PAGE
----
Always, always, always check your Buyer’s estimated closing statement. Why? First, you have to understand what a Buyer’s estimated closing statement is. It’s a piece of paper that shows escrow’s calculation of how much money needs to come in from the buyer to get the deal closed. But wait, you ask, why do we need calculations?
We’re working with a reader of this blog to secure our first-ever loan from Freddie Mac, a so-called agency lender, on a project we recently stabilized. Previously, our experience with loans has been with banks. Back when I was first starting out, every broker warned me to avoid the agency lender and stick to banks,
Oh man, the brokers are at it again. Got a set-up a few days ago on a smaller, rent controlled apartment deal where the broker is pricing in 8% annual appreciation in order to estimate the profit a buyer can expect on the deal. To understand why this is so ridiculous, you need to understand a few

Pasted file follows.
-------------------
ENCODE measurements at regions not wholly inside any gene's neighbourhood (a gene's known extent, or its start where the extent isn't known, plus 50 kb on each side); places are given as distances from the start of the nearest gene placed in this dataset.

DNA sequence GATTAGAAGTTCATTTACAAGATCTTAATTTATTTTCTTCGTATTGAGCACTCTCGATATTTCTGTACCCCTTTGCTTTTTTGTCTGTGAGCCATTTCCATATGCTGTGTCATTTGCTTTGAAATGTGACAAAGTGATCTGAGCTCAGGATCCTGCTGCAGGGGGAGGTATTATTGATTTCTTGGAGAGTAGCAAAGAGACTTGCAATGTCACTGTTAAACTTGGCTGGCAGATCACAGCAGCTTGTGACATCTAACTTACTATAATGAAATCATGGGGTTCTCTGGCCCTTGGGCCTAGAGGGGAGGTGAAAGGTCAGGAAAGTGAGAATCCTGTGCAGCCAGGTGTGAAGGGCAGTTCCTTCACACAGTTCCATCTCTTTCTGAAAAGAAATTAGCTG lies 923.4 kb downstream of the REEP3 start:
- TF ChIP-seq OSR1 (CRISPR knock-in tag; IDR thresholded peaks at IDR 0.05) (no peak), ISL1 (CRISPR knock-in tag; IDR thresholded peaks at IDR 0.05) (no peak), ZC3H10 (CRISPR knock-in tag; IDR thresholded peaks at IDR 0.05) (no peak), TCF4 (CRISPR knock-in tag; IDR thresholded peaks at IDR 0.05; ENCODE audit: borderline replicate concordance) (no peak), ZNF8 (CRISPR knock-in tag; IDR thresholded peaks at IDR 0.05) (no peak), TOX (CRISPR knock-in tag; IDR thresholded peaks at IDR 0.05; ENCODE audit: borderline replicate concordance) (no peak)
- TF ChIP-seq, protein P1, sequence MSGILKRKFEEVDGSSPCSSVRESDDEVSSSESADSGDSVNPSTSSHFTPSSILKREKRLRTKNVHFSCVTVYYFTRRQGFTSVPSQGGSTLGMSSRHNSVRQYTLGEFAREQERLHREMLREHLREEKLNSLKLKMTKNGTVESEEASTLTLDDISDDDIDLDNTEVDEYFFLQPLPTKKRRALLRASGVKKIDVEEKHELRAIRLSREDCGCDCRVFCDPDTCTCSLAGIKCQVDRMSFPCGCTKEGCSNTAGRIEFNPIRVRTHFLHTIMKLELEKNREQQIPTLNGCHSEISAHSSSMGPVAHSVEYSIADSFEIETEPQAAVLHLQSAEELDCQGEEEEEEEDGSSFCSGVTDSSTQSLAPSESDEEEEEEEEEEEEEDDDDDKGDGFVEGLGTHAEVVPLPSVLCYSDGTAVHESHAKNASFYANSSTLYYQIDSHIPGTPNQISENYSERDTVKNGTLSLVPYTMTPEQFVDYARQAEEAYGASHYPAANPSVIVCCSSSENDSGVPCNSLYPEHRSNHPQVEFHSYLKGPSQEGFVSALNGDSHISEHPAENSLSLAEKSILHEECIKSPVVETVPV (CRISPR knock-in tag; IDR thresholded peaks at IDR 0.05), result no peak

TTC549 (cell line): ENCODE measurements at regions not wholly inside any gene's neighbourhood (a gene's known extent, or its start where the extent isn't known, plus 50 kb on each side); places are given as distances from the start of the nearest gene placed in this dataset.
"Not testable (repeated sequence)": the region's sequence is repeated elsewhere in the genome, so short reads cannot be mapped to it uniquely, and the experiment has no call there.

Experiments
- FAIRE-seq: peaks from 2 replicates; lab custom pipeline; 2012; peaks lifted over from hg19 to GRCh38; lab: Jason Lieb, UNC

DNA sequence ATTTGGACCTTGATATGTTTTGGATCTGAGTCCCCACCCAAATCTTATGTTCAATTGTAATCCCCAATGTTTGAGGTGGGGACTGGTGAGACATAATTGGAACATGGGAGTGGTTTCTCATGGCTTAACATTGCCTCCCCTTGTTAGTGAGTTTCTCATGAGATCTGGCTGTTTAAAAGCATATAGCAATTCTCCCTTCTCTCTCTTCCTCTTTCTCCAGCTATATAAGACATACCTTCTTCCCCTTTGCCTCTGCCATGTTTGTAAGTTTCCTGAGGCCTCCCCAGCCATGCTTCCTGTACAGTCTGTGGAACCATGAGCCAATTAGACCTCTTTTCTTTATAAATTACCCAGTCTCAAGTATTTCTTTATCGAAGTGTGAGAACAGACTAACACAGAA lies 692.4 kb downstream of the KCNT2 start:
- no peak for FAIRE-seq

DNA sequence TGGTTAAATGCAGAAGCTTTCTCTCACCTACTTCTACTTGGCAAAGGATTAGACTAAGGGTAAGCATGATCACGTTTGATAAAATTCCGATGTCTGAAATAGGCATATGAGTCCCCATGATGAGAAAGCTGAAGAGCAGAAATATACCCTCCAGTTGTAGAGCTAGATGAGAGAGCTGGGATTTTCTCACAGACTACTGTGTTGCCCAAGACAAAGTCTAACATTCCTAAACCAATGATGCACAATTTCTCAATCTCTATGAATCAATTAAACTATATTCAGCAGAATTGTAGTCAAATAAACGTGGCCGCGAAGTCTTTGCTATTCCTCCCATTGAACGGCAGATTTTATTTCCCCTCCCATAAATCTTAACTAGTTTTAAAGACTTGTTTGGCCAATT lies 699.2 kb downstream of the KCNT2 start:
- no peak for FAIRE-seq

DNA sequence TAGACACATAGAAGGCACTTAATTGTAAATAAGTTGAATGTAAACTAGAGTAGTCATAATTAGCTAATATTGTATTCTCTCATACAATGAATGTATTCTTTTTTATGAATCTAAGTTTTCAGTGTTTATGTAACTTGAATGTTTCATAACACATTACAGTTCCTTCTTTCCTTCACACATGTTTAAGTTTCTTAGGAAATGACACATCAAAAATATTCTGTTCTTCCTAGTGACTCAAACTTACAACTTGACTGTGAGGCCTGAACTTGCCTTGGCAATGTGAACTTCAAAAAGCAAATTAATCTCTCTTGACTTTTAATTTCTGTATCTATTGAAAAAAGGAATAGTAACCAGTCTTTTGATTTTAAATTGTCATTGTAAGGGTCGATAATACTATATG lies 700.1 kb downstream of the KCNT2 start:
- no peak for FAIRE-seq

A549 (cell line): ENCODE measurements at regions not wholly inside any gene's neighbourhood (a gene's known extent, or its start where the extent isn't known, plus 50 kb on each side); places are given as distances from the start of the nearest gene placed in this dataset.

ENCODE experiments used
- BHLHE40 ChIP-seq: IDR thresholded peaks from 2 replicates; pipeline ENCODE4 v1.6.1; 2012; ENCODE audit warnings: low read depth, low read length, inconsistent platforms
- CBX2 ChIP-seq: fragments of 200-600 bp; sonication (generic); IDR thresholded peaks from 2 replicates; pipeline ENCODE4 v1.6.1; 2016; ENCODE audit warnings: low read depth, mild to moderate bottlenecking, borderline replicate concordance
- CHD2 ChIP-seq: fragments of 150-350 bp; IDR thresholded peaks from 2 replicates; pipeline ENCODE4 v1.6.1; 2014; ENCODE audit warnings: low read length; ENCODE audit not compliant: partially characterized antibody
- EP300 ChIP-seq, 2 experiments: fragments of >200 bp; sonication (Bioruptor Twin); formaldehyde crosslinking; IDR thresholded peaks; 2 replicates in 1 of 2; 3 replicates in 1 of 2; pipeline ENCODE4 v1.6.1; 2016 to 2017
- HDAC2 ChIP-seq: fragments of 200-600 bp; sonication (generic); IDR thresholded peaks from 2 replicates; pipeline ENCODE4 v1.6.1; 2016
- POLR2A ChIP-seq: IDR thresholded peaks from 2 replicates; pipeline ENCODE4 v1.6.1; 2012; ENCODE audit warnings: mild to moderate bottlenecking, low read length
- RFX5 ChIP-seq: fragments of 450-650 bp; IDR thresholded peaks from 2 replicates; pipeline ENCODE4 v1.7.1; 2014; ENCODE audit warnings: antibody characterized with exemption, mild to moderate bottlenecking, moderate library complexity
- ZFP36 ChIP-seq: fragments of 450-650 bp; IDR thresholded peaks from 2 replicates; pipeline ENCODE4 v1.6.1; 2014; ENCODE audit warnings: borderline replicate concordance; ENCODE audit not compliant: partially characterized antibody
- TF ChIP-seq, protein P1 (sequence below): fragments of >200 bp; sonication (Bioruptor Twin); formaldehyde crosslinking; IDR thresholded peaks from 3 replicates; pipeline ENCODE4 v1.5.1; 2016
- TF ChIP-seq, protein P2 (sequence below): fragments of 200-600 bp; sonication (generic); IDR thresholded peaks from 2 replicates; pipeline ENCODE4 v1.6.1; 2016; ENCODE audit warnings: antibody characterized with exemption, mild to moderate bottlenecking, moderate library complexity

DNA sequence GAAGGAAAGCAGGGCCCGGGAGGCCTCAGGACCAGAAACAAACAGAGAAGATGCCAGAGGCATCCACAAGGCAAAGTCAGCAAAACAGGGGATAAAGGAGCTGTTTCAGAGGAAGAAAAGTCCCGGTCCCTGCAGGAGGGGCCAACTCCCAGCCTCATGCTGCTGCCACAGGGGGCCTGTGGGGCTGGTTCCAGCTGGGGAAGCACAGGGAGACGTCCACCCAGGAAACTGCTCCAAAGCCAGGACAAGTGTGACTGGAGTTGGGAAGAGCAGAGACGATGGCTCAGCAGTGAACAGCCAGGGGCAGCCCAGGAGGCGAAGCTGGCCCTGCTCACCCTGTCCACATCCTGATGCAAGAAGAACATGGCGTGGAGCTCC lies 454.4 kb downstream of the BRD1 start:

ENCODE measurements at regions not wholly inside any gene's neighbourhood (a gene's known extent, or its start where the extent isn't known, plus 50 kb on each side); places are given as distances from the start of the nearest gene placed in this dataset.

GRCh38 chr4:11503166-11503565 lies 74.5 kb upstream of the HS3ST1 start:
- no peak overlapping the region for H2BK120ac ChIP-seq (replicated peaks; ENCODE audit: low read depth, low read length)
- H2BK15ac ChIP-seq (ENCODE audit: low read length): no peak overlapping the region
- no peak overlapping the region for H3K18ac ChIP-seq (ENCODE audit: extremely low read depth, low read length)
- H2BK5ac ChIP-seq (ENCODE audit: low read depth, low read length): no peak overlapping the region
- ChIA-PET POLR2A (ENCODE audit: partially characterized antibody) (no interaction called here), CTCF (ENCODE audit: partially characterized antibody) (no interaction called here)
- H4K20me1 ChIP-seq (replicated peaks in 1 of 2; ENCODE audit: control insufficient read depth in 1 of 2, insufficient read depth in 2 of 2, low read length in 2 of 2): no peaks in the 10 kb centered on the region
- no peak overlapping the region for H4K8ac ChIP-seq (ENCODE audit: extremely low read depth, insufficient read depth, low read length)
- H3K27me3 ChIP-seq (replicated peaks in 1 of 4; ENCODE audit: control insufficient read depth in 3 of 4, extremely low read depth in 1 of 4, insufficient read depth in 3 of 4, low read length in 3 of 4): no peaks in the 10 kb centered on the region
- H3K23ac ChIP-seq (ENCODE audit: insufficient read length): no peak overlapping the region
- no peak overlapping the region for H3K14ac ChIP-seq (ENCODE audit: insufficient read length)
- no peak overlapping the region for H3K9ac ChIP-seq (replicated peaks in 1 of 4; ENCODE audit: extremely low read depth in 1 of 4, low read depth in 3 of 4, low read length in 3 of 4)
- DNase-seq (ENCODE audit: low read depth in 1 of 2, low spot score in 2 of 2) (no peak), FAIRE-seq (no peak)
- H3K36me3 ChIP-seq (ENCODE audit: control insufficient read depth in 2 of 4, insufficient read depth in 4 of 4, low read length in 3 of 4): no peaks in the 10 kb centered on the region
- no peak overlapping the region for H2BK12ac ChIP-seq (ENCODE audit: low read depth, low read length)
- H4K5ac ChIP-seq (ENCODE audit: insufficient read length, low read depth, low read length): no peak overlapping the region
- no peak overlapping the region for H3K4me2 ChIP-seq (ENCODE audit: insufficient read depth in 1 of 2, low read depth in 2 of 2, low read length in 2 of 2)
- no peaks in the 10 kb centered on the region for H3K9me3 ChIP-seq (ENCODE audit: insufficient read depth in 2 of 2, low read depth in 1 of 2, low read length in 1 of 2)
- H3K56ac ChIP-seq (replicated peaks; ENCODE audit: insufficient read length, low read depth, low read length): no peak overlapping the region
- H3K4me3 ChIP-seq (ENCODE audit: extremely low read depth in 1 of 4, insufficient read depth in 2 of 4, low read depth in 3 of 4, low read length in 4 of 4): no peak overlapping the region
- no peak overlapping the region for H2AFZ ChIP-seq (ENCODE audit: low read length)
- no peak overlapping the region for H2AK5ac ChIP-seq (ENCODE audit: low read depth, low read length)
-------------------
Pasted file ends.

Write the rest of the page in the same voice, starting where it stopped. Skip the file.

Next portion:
[Sorry for the paucity of posts; was on vacation with my family last week. Now I’m back in the saddle… eg, my desk chair.] Regular readers know that we take our fiduciary obligations to our investors, both actual and implied, very seriously. Among the most important of these is our responsibility to act as responsible
Yesterday’s LA Times had a pretty strongly-worded article warning about this winter’s El Nino, which is shaping up to be a once-in-a-generation weather event. Why am I writing about this now, during the summer, on a real estate blog? Because now would be a good time to replace worn-out roofs on your buildings. Once the rain